Dr Jessica Duarte
“Cancer patients should know they are not alone in their battle”
A quest for better melanoma outcomes
Jessica is a Postdoctoral Research Fellow at the Olivia Newton-John Cancer Research Institute in Victoria. She completed her PhD at the University of Cape Town in 2015.
On two separate occasions, Jessica’s GP and dermatologist identified suspicious moles on her skin, which they believed to be melanoma. Thankfully, testing eventually showed them to be benign.
‘Though I got good news in the end, the experience emphasised for me how many people in Australia don’t share my luck,’ says Jessica. ‘That, coupled with losing a much-loved aunt to cancer, was when my dedication to improving melanoma outcomes became truly personal.’
Jessica’s Cure Cancer-funded project involves an exciting new non-invasive technology she has developed to measure the extent of tumour recognition by the immune system using a drop of blood. With this method she hopes to predict if melanoma patients will respond to immunotherapy, a treatment aimed at boosting the immune system.
Effective immune engagement occurs when the immune system recognises and destroys a tumour cell, but tumours have developed ways of escaping immune attack, which is when they grow uncontrollably. Cancer-specific antibodies are a form of immune engagement that can be measured in the blood, and patients who have strong immune engagement respond better to immunotherapies. To make use of this ability, Jessica has developed a screening method that can detect antibodies against over 100 tumour markers.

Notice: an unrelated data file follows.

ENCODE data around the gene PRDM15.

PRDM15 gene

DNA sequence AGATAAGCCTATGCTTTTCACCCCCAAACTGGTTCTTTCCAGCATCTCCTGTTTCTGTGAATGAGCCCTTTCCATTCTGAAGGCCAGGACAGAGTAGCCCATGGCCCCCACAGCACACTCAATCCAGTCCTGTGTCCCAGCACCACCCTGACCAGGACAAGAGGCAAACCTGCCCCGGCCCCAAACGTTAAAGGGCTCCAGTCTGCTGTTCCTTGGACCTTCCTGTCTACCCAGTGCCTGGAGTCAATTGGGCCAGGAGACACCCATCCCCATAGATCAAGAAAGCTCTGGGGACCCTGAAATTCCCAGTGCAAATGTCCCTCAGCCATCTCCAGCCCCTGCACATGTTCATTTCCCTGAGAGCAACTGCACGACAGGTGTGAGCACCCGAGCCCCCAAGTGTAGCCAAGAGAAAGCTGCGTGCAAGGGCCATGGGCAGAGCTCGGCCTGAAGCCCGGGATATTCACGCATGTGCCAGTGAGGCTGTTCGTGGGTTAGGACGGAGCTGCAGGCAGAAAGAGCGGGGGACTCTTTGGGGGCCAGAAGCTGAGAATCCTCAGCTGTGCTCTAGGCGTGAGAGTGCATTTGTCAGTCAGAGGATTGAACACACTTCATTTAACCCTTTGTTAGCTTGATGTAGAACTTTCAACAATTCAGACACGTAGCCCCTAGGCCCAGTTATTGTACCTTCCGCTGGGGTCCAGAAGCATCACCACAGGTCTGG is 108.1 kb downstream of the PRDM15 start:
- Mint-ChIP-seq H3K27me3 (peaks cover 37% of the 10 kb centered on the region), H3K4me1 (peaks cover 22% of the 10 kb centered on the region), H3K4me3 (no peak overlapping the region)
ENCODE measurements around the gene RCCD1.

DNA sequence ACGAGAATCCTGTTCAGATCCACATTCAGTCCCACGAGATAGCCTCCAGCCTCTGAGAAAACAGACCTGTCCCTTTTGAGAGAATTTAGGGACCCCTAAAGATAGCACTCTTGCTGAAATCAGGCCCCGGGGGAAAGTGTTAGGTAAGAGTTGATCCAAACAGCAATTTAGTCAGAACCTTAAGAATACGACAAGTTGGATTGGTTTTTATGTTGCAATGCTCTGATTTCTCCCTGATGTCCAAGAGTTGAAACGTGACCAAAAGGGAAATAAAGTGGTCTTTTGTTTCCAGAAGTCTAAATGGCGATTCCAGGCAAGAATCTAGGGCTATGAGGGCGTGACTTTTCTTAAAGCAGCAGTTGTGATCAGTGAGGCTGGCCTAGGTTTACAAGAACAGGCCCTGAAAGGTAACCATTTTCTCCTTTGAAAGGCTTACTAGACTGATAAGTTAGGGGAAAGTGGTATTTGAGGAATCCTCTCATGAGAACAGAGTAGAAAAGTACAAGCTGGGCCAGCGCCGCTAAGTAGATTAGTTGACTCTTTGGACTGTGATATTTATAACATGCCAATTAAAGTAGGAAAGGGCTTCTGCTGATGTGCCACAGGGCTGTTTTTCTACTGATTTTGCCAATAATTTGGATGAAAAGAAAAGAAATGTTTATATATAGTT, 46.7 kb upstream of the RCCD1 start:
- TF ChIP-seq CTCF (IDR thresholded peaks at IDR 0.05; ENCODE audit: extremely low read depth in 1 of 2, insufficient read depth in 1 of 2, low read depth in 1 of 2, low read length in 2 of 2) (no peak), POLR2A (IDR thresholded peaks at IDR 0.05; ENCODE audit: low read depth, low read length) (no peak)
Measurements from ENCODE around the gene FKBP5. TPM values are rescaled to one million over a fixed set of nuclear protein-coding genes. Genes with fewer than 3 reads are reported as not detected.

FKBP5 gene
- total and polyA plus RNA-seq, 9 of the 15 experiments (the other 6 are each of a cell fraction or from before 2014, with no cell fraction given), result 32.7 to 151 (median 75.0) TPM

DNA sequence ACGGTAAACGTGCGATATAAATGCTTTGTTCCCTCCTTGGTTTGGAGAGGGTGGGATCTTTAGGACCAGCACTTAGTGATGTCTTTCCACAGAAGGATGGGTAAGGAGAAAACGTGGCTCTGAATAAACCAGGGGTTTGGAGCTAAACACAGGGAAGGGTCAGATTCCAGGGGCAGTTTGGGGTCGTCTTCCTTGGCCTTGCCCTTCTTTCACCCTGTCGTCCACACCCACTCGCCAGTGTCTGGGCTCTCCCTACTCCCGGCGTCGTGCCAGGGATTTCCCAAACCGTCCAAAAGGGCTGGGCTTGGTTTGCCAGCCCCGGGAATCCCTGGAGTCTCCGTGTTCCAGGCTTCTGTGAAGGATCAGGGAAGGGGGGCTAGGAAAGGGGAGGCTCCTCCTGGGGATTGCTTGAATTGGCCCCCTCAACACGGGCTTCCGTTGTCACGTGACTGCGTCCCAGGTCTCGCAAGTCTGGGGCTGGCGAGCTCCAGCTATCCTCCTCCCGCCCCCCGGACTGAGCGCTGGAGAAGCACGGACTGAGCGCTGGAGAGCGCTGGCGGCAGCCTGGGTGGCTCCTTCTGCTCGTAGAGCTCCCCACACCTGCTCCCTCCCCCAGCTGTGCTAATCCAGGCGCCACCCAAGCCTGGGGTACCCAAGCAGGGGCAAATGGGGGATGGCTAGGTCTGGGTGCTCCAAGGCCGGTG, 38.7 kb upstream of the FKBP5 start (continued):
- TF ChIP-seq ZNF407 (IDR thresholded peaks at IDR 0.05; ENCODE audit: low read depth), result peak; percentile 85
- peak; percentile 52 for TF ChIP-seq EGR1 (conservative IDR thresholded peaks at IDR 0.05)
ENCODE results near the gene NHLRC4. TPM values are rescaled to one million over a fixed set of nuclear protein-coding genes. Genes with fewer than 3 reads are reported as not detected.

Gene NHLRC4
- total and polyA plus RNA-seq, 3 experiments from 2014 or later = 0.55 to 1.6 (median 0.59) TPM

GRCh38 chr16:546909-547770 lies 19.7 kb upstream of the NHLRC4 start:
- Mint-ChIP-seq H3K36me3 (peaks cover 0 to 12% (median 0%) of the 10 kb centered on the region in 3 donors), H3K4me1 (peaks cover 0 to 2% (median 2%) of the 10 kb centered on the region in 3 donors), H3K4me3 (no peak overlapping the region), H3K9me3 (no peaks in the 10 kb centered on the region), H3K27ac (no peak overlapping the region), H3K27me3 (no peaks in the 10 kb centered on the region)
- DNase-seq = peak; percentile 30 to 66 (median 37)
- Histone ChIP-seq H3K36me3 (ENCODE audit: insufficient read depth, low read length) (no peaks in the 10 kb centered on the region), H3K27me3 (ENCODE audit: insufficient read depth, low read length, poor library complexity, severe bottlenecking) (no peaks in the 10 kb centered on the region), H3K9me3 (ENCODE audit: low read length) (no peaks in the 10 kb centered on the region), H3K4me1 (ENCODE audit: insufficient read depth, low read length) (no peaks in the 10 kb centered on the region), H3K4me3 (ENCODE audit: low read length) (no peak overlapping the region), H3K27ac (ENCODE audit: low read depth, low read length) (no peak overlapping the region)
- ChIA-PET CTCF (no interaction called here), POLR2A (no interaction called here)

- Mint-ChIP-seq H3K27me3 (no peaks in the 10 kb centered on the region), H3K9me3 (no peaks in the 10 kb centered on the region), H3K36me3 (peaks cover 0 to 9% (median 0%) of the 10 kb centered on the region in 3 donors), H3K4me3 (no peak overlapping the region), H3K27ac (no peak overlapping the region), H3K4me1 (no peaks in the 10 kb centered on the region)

‘This will allow us to detect with high sensitivity the depth and breadth of antibody responses against melanoma, and predict better treatment responses,’ she says.
Evaluating patients based on each individual’s immune engagement will help ensure they don’t unnecessarily undergo treatment that carries the risk of side effects. They can then have other therapies that may be beneficial, and which prevent the development of more tumours. ‘I hope this will lead to better results and survival rates, reducing health-care costs and the burden of disease. Given the widespread use of immunotherapy in other cancers, these benefits may be transferable to other types of tumours.’
The Importance of Funding
‘After completing their PhDs, researchers face a monumental task in establishing independent career paths, which can only happen if they secure early-career funding. Many young researchers fail to do so and as a result leave science,’ says Jessica. ‘I am so thankful to Cure Cancer and the tireless efforts and amazing support of fundraisers. This grant will truly launch my scientific career and help me investigate if my technology can predict therapeutic outcomes.’
‘Australia has the highest incidence of melanoma in the world, and it’s the most deadly form of skin cancer. Our patients and their families inspire me to make a difference to those affected. I’ll do all that I can to improve treatment outcomes and won’t rest until I succeed. Cancer patients should know they are not alone in their battle.’